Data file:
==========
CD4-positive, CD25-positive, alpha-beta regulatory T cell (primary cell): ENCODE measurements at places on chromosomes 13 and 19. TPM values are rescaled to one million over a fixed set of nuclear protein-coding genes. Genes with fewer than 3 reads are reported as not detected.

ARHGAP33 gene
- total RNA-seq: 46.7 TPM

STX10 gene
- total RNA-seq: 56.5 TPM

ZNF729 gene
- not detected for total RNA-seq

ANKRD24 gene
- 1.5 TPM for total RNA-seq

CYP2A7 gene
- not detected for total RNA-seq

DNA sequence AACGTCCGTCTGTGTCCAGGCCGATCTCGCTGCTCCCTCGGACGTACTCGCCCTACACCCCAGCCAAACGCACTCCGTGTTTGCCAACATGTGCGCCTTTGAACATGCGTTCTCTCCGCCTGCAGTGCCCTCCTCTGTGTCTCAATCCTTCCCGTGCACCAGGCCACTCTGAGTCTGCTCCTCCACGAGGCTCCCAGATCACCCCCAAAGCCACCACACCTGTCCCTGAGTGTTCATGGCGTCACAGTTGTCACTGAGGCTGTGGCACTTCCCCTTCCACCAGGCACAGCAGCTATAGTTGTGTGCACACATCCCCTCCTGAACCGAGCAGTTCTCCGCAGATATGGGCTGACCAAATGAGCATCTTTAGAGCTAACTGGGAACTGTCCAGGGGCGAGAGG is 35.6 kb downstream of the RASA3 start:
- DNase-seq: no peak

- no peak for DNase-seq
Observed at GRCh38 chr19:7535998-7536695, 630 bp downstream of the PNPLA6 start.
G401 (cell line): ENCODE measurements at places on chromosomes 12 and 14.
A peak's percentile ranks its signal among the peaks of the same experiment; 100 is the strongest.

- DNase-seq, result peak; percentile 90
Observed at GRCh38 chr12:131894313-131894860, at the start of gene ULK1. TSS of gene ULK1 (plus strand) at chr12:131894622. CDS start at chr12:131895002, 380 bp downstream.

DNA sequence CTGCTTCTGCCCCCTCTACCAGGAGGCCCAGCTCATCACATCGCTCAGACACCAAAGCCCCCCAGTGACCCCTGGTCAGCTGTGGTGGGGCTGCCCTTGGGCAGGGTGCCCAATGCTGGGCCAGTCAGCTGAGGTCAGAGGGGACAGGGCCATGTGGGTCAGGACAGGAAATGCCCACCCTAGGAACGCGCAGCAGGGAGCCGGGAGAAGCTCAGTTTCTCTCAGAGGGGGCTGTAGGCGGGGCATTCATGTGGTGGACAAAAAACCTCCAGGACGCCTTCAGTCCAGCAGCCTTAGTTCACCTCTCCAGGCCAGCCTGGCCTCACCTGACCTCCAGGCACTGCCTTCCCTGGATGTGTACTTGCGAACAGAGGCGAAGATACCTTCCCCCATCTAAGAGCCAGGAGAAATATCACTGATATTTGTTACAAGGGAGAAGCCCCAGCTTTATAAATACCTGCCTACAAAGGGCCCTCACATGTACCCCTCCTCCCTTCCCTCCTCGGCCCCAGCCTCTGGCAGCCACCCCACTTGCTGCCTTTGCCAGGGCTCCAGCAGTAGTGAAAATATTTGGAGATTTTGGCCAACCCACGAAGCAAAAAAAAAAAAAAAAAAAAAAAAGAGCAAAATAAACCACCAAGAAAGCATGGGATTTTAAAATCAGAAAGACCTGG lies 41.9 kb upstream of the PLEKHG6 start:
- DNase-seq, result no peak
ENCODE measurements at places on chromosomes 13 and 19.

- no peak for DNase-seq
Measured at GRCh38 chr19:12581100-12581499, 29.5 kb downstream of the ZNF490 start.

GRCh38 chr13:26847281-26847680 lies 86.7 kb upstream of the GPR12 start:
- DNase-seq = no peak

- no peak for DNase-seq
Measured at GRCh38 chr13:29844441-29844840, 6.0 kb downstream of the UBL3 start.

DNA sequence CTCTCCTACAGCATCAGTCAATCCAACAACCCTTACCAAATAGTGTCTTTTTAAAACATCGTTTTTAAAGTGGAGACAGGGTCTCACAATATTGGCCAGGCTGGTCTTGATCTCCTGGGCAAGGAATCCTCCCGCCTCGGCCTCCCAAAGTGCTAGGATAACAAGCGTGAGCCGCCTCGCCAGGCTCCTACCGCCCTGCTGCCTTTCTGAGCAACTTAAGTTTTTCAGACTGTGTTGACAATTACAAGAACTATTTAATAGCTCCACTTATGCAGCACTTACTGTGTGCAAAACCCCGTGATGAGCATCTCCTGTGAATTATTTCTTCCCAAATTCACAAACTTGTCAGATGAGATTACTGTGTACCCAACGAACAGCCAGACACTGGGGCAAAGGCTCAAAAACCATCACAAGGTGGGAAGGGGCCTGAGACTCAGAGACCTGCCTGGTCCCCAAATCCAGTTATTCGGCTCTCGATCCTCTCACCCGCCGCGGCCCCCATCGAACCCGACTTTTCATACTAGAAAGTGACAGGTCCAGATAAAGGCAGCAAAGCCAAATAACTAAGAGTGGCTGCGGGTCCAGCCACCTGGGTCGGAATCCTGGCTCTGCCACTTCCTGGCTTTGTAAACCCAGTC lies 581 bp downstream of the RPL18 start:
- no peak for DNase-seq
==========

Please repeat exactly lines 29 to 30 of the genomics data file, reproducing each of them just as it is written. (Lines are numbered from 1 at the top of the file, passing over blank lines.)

DNA sequence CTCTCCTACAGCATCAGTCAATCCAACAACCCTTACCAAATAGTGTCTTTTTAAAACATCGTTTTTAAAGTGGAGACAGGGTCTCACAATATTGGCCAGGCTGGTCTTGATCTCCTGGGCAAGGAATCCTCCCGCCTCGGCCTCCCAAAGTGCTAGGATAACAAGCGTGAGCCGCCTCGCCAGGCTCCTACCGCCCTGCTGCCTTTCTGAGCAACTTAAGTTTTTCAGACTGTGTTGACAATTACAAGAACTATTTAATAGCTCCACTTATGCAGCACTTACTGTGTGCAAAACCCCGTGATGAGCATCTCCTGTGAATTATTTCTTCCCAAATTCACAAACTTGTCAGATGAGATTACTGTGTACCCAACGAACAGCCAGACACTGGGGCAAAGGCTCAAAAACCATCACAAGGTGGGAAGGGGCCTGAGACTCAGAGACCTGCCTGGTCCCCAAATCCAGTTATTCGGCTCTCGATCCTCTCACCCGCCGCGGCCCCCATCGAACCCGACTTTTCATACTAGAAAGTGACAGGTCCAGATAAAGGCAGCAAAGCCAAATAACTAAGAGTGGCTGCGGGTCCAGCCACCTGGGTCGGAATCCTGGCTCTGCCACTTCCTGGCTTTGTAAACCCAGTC lies 581 bp downstream of the RPL18 start:
- no peak for DNase-seq